It was also a 17% improvement over February last year. The unexpected increase could indicate demand driven by the federal government's homebuyer tax credit, NAR said.
Buyers have to ink contracts by the end of April to take advantage of the tax credit, which offers first-time homebuyers up to $8,000, and those who are trading up as much as $6,500.
NAR's report measures signed real estate contracts, but not completed sales, for existing single-family homes, condos and co-ops. Pending home sales are considered a forward-looking indicator since many of the contracts don't result in completed transactions for many weeks or months.
The tax credit is not the only factor driving home sales: Improved consumer confidence and lower unemployment numbers are also likely to push the number higher over the next few months, said Robert Dye, a senior economist with PNC Financial Services.
"A lot of economic indicators are starting to move back into positive territory, and I think we're going to see a good number of homebuyers come into the market to take advantage of very favorable home prices, low mortgage rates and the tax credit," he said.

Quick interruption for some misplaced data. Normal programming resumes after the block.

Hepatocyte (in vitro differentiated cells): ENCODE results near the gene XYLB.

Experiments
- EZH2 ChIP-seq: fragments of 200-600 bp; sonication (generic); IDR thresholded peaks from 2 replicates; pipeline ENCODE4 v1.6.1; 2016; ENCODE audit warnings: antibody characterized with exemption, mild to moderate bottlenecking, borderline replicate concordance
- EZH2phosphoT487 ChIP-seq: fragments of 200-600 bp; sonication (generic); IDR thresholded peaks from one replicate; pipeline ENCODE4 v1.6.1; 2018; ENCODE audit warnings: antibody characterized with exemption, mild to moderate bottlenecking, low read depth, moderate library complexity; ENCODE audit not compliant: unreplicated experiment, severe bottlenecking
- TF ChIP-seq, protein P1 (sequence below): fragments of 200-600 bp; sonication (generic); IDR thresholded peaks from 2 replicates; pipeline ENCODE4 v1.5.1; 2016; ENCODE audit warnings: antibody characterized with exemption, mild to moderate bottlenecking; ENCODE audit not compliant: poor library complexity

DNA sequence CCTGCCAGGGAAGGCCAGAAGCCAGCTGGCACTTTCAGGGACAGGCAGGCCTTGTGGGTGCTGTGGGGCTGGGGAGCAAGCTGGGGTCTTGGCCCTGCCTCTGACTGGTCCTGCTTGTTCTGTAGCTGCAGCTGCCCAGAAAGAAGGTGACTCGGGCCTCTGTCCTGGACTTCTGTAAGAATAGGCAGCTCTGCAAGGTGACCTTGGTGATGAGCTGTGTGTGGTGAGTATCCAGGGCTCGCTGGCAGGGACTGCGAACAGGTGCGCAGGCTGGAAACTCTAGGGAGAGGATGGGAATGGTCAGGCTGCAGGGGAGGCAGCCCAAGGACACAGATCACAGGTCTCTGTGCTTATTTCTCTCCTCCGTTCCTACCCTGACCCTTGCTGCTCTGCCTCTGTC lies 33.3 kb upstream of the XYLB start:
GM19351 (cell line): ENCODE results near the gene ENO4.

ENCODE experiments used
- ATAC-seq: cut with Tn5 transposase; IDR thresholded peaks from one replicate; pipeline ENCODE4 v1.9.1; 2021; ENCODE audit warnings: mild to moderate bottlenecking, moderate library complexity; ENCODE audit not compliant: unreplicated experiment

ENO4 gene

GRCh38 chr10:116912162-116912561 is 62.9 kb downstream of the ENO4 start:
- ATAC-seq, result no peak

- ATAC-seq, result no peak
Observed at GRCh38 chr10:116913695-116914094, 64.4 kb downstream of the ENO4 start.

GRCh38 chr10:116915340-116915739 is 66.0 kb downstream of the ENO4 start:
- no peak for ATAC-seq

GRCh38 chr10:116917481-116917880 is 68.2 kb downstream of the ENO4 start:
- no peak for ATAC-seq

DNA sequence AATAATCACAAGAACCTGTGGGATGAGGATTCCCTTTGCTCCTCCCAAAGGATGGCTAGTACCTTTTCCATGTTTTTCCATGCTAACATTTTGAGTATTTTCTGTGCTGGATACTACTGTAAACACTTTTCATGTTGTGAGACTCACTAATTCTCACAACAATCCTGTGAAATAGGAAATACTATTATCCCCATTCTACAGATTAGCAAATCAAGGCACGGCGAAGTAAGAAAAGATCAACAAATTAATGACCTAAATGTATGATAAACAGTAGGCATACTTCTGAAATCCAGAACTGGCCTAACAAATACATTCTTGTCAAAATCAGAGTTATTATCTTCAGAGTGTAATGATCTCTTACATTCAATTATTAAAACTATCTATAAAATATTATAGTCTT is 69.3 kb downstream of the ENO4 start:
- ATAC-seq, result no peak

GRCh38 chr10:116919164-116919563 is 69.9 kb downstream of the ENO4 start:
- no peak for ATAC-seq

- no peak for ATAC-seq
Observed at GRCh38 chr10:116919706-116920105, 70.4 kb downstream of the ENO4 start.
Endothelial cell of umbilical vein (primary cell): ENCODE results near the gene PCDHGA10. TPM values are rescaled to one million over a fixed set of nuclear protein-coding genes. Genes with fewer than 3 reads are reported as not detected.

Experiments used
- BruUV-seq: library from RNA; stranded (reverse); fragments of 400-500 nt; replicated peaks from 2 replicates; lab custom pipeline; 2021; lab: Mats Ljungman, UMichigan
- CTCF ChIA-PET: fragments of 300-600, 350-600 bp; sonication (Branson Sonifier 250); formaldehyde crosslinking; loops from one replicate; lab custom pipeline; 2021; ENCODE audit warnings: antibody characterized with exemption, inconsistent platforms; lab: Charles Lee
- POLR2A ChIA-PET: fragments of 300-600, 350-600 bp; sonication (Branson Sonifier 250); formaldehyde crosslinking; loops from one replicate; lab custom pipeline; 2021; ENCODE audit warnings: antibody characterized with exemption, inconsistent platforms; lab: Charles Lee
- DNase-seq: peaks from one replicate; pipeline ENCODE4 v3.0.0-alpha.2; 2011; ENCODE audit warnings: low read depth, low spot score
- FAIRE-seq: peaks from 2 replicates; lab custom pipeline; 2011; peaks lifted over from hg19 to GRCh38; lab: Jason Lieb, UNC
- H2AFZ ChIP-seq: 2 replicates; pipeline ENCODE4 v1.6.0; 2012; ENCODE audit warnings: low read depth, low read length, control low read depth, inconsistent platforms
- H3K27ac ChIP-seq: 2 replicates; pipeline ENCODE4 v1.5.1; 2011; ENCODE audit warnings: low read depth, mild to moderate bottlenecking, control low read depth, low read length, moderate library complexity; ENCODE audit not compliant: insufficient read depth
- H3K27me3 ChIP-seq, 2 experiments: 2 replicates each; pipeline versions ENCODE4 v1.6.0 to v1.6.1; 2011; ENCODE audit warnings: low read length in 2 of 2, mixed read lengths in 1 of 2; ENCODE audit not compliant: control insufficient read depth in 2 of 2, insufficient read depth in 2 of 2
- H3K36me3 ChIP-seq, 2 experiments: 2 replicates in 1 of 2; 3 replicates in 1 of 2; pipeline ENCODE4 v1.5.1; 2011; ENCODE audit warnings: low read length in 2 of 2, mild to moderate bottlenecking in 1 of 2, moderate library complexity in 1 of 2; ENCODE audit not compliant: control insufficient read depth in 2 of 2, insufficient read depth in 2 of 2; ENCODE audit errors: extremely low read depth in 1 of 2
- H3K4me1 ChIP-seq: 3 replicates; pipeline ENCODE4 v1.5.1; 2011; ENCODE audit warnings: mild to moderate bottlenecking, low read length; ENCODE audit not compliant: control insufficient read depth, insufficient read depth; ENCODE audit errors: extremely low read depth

On the flip side, there was a 16% drop-off in pending home sales in November, as homebuyers looked ahead to the initial Nov. 30 deadline of the tax credit. It was later extended to April 30. After surging July through October, pending home sales contracts fell during the winter months, real estate's slowest season.
Similarly, Dye said pending home sales could decline following the April 30 deadline of the tax credit. But an improved jobs picture could offset the drop-off effect.
"Right now, everything points to the labor market. What we need to see is continued strength in private sector job creation," he said.
A report released last week by the S&P/Case-Shiller Home Price Index of 20 cities showed that home prices have fallen for four consecutive months, following a five-month run-up in prices starting last spring.
Analysts don't expect a sharp rise in home prices any time soon, as foreclosed homes continue to enter the marketplace. But cheap homes and low-rate financing are gradually bringing out buyers, said Mike Larson, a real estate and interest rate analyst at Weiss Research.
"When I step back and look at the longer-term picture, housing affordability has been restored. The plunge in prices was always the solution to the housing bust -- not the problem," he said.
According to NAR, pending home sales rose the most in the Midwest, where they were up 21.8% in February from the month before. Both the South and Northeast saw an increase of around 9%. Home sales contracts fell 4.8% from month-to-month in the West, but still fared 14.6% better than last year in that region.
Call if you are looking to Buy or Sell your home or Investment Property.